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In the decimal system the last digit of a whole number is the same as the last digit of its fifth power. For example, $$\underline{2}^5=3\underline{2},$$ $$\underline{3}^5=24\underline{3}$$ and $$\underline{4}^5=102\underline{4}.$$ Is a similar statement true for some powers for other base systems? Does it follow from Fermat's little theorem?

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  • $\begingroup$ With the chinese remainder theorem, it boils down to Fermat's little theorem. $\endgroup$ – Peter Jun 10 '18 at 7:27
  • $\begingroup$ The statement is not true in general in other bases: for example in base 7 we have lastdigit(2) = 2, lastdigti(2^5) = 4. $\endgroup$ – Dr. Wolfgang Hintze Jun 10 '18 at 7:37
  • $\begingroup$ @Dr.WolfgangHintze But last digit of 2^7=128 is 2 in base 7. $\endgroup$ – DVD Jun 10 '18 at 7:41
  • $\begingroup$ @ DVD But as far as I understand the power you requested in the OP was always 5, not 7 $\endgroup$ – Dr. Wolfgang Hintze Jun 10 '18 at 7:54
  • $\begingroup$ @Dr.WolfgangHintze In other bases, we need another exponent, but there is always an exponent doing the job, if the base is squarefree. $\endgroup$ – Peter Jun 10 '18 at 7:56
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Whenever $p>1$ is a squarefree integer, we have $$a^{\lambda(p)+1}\equiv a\mod p$$ for all non-negative integers $a$, hence for every squarefree base $p$, there are examples. $\lambda(n)$ denotes the Carmichael-function.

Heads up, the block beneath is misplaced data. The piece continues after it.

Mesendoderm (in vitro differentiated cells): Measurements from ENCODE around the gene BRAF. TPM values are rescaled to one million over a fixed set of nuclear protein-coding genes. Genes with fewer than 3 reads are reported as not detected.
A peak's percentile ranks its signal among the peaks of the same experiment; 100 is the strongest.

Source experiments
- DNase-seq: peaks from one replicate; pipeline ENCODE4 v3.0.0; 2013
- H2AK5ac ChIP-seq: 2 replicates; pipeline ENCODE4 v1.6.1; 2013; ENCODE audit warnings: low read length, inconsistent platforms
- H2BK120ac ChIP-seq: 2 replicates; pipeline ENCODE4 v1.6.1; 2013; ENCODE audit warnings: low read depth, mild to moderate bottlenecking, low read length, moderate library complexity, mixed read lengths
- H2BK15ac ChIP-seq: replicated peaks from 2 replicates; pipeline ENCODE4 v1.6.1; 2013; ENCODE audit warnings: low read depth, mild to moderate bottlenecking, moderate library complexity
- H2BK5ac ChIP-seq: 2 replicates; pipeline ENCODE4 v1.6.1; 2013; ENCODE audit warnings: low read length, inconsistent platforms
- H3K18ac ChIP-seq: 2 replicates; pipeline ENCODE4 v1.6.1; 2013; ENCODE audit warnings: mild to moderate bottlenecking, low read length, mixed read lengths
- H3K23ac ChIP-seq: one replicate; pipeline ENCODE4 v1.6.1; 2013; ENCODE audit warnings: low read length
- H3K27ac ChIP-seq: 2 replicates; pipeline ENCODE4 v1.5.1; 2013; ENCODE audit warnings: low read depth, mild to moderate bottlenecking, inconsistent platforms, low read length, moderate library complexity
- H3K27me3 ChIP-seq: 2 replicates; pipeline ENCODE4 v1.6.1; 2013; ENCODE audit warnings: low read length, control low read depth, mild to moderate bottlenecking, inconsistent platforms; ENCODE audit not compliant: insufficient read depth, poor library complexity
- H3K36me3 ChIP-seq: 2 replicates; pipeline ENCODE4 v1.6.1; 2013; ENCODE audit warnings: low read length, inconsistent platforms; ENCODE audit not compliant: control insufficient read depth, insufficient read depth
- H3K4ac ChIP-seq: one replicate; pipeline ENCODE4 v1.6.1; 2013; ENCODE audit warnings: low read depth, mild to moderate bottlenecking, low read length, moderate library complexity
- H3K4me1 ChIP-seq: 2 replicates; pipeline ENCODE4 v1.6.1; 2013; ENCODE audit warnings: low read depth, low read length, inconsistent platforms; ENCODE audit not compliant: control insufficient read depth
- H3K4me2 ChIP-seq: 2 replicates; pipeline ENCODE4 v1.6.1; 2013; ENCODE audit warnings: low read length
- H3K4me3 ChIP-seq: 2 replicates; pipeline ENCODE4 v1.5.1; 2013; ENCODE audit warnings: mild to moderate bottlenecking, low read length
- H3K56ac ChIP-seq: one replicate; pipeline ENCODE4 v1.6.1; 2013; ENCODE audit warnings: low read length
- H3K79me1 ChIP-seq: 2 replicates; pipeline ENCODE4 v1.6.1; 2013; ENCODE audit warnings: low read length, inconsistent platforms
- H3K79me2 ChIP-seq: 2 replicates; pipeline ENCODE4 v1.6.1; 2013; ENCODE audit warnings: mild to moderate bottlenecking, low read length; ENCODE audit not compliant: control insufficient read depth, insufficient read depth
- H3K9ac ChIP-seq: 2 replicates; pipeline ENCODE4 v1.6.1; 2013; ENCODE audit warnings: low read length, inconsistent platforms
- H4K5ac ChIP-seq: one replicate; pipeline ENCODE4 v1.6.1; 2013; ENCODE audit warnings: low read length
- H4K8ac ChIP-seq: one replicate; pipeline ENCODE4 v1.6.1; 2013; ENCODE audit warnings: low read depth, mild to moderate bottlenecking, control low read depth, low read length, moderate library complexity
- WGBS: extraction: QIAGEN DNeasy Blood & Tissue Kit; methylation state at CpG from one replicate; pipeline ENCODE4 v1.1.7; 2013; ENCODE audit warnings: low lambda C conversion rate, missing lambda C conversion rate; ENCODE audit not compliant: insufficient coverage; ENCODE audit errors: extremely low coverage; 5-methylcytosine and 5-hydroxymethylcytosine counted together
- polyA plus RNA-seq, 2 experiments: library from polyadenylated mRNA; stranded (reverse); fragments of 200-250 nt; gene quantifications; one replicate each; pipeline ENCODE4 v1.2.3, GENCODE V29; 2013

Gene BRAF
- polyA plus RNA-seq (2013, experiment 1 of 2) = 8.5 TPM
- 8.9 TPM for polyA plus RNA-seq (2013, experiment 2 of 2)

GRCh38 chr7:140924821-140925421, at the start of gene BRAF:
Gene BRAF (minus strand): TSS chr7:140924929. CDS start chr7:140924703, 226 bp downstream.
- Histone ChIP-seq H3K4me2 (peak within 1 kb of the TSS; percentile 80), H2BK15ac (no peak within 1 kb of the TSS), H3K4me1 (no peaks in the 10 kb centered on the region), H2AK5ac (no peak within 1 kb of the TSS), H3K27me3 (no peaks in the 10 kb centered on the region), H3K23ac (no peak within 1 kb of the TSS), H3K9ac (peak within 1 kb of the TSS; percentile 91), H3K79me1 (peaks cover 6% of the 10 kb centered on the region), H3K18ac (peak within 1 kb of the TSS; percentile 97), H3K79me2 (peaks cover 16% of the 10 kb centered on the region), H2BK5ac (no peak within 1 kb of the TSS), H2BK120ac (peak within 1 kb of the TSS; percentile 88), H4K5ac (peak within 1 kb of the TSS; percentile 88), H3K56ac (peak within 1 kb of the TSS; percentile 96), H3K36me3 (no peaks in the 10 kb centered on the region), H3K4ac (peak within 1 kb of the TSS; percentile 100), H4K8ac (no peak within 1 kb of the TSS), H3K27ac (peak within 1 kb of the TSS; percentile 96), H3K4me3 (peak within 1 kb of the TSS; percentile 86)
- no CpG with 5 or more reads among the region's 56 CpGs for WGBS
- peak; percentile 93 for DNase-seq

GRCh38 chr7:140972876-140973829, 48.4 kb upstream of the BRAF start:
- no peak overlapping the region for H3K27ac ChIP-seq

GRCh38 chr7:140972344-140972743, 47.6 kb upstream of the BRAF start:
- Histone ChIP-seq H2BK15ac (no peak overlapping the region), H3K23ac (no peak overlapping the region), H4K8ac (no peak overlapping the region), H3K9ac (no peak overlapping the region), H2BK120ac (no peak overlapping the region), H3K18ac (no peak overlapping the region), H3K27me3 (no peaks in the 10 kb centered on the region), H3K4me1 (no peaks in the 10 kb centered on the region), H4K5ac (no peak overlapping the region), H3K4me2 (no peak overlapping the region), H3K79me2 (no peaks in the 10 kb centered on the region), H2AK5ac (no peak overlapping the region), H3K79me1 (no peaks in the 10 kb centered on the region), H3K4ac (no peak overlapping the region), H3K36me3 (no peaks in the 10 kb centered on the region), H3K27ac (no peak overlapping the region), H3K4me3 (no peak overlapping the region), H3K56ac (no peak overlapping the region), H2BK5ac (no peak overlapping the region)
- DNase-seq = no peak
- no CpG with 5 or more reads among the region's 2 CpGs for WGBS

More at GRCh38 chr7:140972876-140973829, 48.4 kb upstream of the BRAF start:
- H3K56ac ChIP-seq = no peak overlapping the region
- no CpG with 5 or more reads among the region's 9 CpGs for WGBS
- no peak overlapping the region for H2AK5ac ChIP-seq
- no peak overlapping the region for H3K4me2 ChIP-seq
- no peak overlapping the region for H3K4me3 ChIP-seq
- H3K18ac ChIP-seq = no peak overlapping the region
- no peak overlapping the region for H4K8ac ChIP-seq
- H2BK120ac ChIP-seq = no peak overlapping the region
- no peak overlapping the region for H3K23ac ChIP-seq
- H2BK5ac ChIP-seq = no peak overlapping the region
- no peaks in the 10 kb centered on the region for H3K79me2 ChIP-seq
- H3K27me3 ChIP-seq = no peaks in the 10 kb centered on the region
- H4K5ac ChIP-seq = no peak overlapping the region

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  • $\begingroup$ Thank you. What happens if $p$ is not square-free? $\endgroup$ – DVD Jun 10 '18 at 7:27
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    $\begingroup$ It won't work in base $9$ since $3^n\equiv 0 \pmod 9$ for all $n \ge 2$ $\endgroup$ – steven gregory Jun 10 '18 at 7:28
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    $\begingroup$ If $q$ is a prime with $q^2|p$ , then $q^k\equiv q\mod p$ would imply $q^k\equiv q\mod q^2$ which is false for $k\ge 2$ , so only $k=1$ would satisfy the congruence, but this congruence is trivial. Hence the condition that $p$ is squarefree is also necessary. $\endgroup$ – Peter Jun 10 '18 at 7:52
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Yes, for the base $b=10=2\cdot 5$ it follows from Fermat's little theorem: $a^5\equiv a\pmod{5}$ and $a^2\equiv a\pmod{2}$ (which implies that $a^5\equiv a\pmod{2}$). Hence $a^5\equiv a\pmod{2\cdot 5}$.

In a similar way, if $b$ is the product of distinct primes $p_1, p_2,\dots, p_r$ with $r>0$, then $a^{p_i}\equiv a\pmod{p_i}$ for $i=1,\dots, r$ and for $m=\text{lcm}(p_1-1,p_2-1,\dots,p_r-1)+1>1$ it follows that $a^m\equiv a\pmod{b}$.

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